1 Answer | Add Yours
Like many of Mark Twain's novels, Huckleberry Finn is written in a style that encompasses the vernacular of the time, with focus on the dialects of each character and their respective backgrounds. Twain mentions these dialects in his preface, explaining that he had personal knowledge of each dialect, and this informs the linguistic devices of the narration. The book is told in first-person, with both past- and present-tense used in appropriate spots. In the first two paragraphs, the voice and style is laid out:
You don't know about me without you have read a book by the name of The Adventures of Tom Sawyer; but that ain't no matter. That book was made by Mr. Mark Twain, and he told the truth, mainly. There was things which he stretched, but mainly he told the truth.
The Widow Douglas she took me for her son, and allowed she would sivilize me; but it was rough living in the house all the time, considering how dismal regular and decent the widow was in all her ways; and so when I couldn't stand it no longer I lit out. I got into my old rags and my sugar-hogshead again, and was free and satisfied.
(Twain, The Adventures of Huckleberry Finn, eNotes eText)
Huck finn is a simple boy, and so his narration is equally simple. While other characters, such as the Duke and Dauphin, speak eloquently to hide their ignorance, Huck usually describes things as they are, with little embellishment. Linguistic devices present in the first two paragraphs include jargon, which covers the many odd phrases and grammar used by Huck and others. The double-negative "ain't no" or "couldn't... no longer" was typical of the time, and so appropriate. In the first paragraph, the famous lines "...told the truth, mainly. There was things..." is written in an almost poetic way, and is read and spoken easily and with rhythm; this is an example of poetic expression inside prose.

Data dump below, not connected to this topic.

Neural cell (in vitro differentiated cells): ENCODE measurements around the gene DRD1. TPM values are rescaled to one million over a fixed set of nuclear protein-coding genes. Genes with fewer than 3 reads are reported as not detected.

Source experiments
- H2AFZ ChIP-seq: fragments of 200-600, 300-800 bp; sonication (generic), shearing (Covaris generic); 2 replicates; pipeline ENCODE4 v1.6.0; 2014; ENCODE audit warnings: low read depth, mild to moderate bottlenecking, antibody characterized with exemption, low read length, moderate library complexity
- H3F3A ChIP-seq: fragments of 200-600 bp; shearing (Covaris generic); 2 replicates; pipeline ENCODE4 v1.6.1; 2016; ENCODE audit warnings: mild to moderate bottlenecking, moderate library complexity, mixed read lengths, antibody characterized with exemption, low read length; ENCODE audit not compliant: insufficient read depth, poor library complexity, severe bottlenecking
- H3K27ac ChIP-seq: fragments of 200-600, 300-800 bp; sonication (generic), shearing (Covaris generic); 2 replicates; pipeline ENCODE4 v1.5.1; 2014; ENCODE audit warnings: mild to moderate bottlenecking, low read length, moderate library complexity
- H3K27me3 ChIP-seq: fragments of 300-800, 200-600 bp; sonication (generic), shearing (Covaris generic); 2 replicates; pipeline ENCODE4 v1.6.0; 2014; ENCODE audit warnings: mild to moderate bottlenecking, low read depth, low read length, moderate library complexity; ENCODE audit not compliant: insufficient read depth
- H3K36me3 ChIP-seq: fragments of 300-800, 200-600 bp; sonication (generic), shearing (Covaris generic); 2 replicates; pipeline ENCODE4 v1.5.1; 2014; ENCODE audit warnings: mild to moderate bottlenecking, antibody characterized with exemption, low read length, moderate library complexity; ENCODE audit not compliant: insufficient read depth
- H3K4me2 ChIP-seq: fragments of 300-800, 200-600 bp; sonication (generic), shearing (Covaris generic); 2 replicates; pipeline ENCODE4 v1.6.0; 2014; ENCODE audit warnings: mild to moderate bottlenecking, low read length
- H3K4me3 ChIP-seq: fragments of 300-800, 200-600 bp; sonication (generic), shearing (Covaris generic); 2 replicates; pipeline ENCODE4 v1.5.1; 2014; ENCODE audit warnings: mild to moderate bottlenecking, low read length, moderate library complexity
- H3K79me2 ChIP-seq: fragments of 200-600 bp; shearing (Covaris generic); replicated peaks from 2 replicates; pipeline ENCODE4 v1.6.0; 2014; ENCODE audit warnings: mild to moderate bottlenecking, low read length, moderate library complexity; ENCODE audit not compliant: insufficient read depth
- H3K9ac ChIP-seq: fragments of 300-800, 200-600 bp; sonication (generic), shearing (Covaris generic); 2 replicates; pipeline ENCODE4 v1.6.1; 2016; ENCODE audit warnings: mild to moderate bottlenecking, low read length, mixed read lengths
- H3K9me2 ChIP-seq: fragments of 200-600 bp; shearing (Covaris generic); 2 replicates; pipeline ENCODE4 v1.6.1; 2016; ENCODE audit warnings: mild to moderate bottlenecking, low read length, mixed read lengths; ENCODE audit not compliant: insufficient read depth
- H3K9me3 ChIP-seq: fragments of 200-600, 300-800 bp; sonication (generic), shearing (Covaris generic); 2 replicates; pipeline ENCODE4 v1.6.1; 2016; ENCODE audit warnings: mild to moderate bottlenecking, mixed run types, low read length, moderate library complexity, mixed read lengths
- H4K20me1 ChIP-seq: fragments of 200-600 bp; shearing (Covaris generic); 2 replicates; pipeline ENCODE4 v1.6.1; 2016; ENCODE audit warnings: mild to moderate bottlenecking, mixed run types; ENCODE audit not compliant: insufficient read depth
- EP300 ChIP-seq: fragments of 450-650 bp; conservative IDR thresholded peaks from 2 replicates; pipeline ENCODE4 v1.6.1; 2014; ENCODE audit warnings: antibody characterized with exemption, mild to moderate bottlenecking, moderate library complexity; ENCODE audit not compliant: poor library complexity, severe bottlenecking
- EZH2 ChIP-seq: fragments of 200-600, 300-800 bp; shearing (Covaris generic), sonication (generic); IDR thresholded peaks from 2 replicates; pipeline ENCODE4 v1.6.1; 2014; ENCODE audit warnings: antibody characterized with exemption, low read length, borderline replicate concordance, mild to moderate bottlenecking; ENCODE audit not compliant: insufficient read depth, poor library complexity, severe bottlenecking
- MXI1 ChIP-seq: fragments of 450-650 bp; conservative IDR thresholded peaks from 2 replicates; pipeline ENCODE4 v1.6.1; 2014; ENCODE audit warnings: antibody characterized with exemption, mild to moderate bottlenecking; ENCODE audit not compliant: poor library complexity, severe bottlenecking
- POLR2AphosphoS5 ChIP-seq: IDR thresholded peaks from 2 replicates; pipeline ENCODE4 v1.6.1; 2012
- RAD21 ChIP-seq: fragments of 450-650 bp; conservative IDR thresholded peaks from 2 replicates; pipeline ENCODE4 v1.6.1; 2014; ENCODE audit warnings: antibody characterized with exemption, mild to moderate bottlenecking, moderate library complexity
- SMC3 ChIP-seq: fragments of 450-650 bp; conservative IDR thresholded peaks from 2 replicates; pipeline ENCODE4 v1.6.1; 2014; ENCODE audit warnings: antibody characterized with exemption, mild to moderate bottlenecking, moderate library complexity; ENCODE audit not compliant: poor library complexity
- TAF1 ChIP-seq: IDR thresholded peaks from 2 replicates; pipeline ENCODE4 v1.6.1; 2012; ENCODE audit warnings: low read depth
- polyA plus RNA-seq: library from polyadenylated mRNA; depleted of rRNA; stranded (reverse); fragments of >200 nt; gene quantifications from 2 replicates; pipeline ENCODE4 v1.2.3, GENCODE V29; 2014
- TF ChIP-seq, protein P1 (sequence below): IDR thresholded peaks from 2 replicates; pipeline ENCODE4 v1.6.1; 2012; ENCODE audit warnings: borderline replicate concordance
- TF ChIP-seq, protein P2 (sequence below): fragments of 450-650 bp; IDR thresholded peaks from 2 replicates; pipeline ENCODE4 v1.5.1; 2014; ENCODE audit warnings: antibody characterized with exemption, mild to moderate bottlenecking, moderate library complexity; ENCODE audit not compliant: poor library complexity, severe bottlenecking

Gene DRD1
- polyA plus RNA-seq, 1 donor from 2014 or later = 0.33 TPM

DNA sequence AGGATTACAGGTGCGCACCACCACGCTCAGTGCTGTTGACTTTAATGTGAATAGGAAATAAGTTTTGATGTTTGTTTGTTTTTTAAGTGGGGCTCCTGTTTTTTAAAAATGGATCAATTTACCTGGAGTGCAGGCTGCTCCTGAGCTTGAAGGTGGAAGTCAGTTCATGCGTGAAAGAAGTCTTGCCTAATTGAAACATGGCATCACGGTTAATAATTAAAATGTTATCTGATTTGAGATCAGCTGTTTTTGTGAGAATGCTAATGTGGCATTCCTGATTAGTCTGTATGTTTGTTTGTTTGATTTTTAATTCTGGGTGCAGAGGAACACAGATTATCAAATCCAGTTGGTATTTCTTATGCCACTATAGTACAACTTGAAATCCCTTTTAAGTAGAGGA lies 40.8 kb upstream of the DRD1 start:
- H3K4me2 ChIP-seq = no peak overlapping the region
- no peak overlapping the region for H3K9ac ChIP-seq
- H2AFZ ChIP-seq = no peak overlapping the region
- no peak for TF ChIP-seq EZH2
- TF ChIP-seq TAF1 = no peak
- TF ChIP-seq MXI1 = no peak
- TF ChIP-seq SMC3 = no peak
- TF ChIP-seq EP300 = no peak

In the second paragraph, Huck's living arrangements are presented as an oxymoron; while "sivilized" people would think that Huck's new life is normal, he sees it as stifling and boring, referring to "regular and decent" ways as "rough." This contrast helps establish Huck's character as a free spirit. Similarly, he is "free and satisfied" wearing "rags" and living in a "sugar-hogshead" (a large barrel) which would be considered terrible poverty for many people.
One other example is the personification of Mark Twain as a real person in the book. Huck mentions that Twain "stretched" some things, showing him as a writer committed to good storytelling rather than pure fact. In this way, the story that follows can be assumed to be slightly "stretched" and not purely factual. Twain thus sets himself apart from Huck, whose narrative voice is unique. It is interesting to note that Tom Sawyer was not written in first-person; that book is more of a straight novel, with Twain as narrator commenting on events.
We’ve answered 317,341 questions. We can answer yours, too.Ask a question